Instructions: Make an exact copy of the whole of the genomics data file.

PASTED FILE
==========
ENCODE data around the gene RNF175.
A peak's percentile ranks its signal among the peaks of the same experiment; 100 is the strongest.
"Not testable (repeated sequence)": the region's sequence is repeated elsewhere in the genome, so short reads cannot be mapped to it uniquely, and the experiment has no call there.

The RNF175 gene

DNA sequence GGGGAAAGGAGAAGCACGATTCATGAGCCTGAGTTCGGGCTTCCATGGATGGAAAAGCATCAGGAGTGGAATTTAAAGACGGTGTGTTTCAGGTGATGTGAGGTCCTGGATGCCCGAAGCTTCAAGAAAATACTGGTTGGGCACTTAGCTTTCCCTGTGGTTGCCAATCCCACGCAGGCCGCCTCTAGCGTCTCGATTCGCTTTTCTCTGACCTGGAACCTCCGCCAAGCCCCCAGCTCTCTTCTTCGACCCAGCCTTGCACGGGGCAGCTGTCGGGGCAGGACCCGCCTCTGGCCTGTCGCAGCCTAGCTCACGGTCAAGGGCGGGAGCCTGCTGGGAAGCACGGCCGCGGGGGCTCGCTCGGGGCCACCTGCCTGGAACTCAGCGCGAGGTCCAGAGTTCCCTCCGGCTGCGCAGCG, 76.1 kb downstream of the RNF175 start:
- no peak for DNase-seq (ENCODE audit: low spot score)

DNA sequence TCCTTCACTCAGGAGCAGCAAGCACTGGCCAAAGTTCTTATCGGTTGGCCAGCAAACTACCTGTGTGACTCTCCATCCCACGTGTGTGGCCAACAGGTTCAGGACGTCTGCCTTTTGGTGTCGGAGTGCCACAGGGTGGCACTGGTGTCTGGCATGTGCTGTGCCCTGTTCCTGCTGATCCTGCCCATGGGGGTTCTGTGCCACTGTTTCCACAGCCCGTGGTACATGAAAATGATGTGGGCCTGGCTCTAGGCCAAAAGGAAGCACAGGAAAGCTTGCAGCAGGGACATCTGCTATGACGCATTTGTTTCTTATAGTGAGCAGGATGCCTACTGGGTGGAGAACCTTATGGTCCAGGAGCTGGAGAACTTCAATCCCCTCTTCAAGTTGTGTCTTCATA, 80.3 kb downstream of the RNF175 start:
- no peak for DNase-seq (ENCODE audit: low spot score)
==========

ENCODE data around the gene RNF175.
A peak's percentile ranks its signal among the peaks of the same experiment; 100 is the strongest.
"Not testable (repeated sequence)": the region's sequence is repeated elsewhere in the genome, so short reads cannot be mapped to it uniquely, and the experiment has no call there.

The RNF175 gene

DNA sequence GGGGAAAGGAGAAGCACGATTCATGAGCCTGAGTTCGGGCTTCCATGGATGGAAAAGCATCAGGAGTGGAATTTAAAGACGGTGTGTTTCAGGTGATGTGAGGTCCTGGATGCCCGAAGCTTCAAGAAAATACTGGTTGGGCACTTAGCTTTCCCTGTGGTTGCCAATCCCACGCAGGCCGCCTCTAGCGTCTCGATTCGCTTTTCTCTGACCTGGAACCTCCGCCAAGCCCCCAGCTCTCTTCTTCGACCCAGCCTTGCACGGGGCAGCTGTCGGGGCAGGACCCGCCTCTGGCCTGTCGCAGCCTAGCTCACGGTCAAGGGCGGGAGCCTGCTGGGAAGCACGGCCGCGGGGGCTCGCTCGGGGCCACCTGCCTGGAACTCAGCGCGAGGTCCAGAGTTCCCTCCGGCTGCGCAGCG, 76.1 kb downstream of the RNF175 start:
- no peak for DNase-seq (ENCODE audit: low spot score)

DNA sequence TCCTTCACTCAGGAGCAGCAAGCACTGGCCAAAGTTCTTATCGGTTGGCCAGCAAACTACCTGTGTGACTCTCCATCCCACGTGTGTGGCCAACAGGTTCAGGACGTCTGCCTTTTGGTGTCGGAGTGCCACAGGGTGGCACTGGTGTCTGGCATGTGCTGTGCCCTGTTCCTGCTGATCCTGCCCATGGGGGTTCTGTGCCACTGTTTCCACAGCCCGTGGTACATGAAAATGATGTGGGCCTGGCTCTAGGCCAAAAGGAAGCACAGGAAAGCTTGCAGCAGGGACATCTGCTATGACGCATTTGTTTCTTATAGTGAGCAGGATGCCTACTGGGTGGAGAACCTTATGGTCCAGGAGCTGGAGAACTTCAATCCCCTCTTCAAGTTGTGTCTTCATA, 80.3 kb downstream of the RNF175 start:
- no peak for DNase-seq (ENCODE audit: low spot score)